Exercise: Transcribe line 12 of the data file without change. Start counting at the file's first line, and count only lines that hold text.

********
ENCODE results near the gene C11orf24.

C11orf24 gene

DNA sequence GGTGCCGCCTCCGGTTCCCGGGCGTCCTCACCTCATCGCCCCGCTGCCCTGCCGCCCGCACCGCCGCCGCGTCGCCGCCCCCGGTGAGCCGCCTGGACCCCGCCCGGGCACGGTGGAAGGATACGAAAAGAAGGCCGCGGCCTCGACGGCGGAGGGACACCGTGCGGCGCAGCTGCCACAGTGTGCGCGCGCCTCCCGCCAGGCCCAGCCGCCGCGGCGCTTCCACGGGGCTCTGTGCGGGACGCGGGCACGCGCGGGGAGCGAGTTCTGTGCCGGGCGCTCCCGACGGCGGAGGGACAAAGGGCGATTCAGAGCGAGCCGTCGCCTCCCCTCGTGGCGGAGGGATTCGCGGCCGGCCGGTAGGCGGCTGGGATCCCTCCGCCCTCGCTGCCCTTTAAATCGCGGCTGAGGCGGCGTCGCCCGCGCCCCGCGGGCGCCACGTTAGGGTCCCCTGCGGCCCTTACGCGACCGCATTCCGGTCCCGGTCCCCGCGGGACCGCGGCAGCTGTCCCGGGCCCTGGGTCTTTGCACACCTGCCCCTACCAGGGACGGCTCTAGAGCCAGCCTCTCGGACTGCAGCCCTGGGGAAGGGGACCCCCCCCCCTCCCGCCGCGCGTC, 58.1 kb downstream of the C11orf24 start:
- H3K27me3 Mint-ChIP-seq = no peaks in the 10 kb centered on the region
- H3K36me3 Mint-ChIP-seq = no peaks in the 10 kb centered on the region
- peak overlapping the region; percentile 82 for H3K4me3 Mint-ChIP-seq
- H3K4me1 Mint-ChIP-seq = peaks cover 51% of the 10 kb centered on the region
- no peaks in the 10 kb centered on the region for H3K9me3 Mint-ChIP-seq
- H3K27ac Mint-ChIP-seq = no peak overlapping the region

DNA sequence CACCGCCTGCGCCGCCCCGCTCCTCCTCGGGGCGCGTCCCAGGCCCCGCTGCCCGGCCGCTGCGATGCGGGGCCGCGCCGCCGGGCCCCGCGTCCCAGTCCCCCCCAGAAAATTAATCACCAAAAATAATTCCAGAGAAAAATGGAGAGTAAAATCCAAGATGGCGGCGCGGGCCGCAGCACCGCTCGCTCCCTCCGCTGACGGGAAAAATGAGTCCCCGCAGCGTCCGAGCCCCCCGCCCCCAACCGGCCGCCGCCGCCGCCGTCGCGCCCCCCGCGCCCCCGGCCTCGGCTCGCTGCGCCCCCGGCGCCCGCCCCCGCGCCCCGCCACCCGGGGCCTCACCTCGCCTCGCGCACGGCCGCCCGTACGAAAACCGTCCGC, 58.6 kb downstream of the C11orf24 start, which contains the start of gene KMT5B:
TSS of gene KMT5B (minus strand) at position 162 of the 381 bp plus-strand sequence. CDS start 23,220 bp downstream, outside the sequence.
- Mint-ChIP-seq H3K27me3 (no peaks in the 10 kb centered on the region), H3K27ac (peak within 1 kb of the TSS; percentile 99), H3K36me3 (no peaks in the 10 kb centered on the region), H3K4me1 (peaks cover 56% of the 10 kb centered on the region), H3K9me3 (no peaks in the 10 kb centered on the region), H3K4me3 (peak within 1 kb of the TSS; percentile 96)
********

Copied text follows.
- Mint-ChIP-seq H3K27me3 (no peaks in the 10 kb centered on the region), H3K27ac (peak within 1 kb of the TSS; percentile 99), H3K36me3 (no peaks in the 10 kb centered on the region), H3K4me1 (peaks cover 56% of the 10 kb centered on the region), H3K9me3 (no peaks in the 10 kb centered on the region), H3K4me3 (peak within 1 kb of the TSS; percentile 96)